China-Africa Young Leaders Forum: Another Governmental Talk?

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The establishment of Africa-China Young Leaders Forum in Windhoek, Namibia is a result of China's top legislative leader, Wu Bangguo's tour in three African countries in May, 2011. It reflects the will and the expectation of continuing the heating cooperation between China and various African nations in the new millennium. But have the young leaders of both sides realized many true stories occurred beyond billions of dollars of bilateral deals, and been ready to handle them?

In recent years, Chinese high-level leaders frequently visited Africa in order to deepen the strategic partnership between China and various African nations. On May 24, 2011, Wu Bangguo, second in command of China's Communist Party and China's top legislator, started his two-week visit in four African and Asian countries--Namibia, Angola, South Africa, and Maldives.

In Namibia, the first Africa-China Young Leaders Forum was hosted in Windhoek. During the two-day forum, 180 young delegates (60 from China and 120 from various African countries) discussed on a broad range of topics regarding China-Africa relationship, such as its historical roots, its context, the trade and investment relations, and the role of media in shaping the relations. The forum was concluded by reaching the Windhoek Declaration, calling on young leaders in Africa and China to take their responsibilities in national development and China-Africa cooperation.[i]

It was not surprising that the youth forum was merely reproduction of governmental talks, as it feeds into the Forum on China-Africa Cooperation (FOCAC). Established in 2000, FOCAC focuses only on China-Africa trade and economic cooperation, without much emphasis on people-to-people exchange.[ii] I did a quick web search in Chinese on, which is the biggest Chinese searching engine in the world. I did not find any online application for the participation in the forum. Very likely, the 60 Chinese young leaders were appointed by the Chinese government to properly represent China's position on Africa.

Then the question is: to what extent do these young delegates and leaders represent the actual China-Africa "interaction"? A recent article from Xiao Yuhua argues that "contemporary Sino-African relationship lacks adequate civil society role." Media likes to highlight decorated government-to-government interaction between China and African nations and overlooks the importance of the involvement of NGOs, Chinese SMEs (small- and medium-sized enterprises) and other civil society players.[iii]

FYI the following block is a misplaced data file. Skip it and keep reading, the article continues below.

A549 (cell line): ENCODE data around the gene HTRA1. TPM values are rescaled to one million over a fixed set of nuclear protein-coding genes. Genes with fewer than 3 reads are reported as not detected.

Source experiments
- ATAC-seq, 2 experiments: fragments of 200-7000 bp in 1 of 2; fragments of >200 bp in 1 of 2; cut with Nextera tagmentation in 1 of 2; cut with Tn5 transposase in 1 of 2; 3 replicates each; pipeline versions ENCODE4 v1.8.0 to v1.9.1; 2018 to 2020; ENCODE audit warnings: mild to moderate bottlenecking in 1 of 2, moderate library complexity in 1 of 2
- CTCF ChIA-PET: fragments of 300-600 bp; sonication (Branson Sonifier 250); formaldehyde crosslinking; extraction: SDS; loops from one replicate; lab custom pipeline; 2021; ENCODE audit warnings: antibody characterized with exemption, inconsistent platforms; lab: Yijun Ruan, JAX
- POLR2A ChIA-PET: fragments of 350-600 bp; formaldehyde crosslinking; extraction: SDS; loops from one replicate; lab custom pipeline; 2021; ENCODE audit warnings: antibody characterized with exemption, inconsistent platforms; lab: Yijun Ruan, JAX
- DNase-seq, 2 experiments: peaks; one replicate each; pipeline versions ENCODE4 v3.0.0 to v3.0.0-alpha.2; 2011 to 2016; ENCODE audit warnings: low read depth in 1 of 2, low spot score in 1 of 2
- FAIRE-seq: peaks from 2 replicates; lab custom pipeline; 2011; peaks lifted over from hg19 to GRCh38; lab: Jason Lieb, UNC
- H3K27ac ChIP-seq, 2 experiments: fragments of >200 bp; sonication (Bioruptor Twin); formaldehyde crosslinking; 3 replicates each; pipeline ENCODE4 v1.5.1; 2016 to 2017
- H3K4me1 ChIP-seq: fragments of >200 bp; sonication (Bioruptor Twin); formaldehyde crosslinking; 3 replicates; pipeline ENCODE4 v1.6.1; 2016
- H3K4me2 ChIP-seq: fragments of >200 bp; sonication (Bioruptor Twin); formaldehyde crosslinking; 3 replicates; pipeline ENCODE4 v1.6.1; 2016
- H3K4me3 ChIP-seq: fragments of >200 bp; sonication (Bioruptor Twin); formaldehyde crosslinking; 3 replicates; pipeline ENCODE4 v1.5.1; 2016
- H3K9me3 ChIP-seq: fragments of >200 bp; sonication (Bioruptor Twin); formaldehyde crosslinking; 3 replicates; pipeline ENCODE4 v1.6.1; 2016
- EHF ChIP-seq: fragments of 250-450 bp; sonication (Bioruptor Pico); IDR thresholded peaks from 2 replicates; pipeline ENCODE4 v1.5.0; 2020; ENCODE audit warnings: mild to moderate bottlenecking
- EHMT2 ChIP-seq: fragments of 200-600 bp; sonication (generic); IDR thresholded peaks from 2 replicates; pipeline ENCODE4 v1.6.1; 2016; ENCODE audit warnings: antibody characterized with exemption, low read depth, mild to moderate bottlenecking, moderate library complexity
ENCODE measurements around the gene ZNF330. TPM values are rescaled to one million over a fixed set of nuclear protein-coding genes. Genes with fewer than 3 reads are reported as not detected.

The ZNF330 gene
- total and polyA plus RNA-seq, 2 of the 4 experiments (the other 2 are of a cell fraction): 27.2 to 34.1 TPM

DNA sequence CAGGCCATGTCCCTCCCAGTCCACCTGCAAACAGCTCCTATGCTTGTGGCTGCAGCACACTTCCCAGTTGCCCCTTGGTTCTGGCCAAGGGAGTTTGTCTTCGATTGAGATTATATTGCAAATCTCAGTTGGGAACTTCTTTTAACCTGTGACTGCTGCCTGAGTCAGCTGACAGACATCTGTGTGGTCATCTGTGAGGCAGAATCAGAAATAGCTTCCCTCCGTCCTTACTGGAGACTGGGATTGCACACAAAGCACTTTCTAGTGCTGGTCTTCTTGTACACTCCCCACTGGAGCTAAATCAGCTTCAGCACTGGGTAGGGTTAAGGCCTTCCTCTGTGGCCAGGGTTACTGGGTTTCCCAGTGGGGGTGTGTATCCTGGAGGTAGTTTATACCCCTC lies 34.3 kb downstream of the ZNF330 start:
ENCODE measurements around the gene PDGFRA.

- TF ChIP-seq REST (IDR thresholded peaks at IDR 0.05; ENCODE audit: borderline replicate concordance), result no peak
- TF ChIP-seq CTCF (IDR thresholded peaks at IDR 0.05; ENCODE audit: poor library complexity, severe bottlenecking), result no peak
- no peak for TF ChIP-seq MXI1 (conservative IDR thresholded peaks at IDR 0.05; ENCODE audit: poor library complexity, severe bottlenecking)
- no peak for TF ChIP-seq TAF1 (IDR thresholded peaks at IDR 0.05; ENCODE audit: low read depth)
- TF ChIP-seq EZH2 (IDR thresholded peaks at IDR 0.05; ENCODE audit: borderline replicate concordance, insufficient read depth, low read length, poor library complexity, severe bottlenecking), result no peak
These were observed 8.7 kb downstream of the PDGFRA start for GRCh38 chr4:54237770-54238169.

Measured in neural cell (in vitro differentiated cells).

In addition, the majority of Chinese people living and working in Africa have nothing to do with Chinese governmental regulation of bilateral trade policy. Many past studies (including my field work in Ghana) have revealed that the majority of the small and medium enterprises run businesses on their own, with very little connection to the Chinese government and Chinese embassies at the host countries. However, the activities of these Chinese merchants and entrepreneurs have caused tremendous impact on the local communities, such as employment conflicts, influence on the local markets and producers, and on corrupted African governmental officials dealing with cultural conflicts. These influences have been perceived by African people as what "China" has done, not what "individual Chinese" have done. And currently what the Chinese government can do is only to call on the Chinese corporations to abide by local laws and be responsible to the local civil society.[iv]

If the government-led Africa-China Young Leaders Forum only continues the conversation of trade and economics, problems associated with Chinese immigrants might not be discussed. The discontent of African merchants over Chinese goods and Chinese merchants might not be discussed. Illegal entry of Chinese people into African nations might not be discussed. It is then hardly for the forum to generate meaningful solutions for the issues common Chinese and Africans encounter in daily interactions.

Then how this forum may make reality of the hope that "Africa-China relationship is a win-win forever"?[v]

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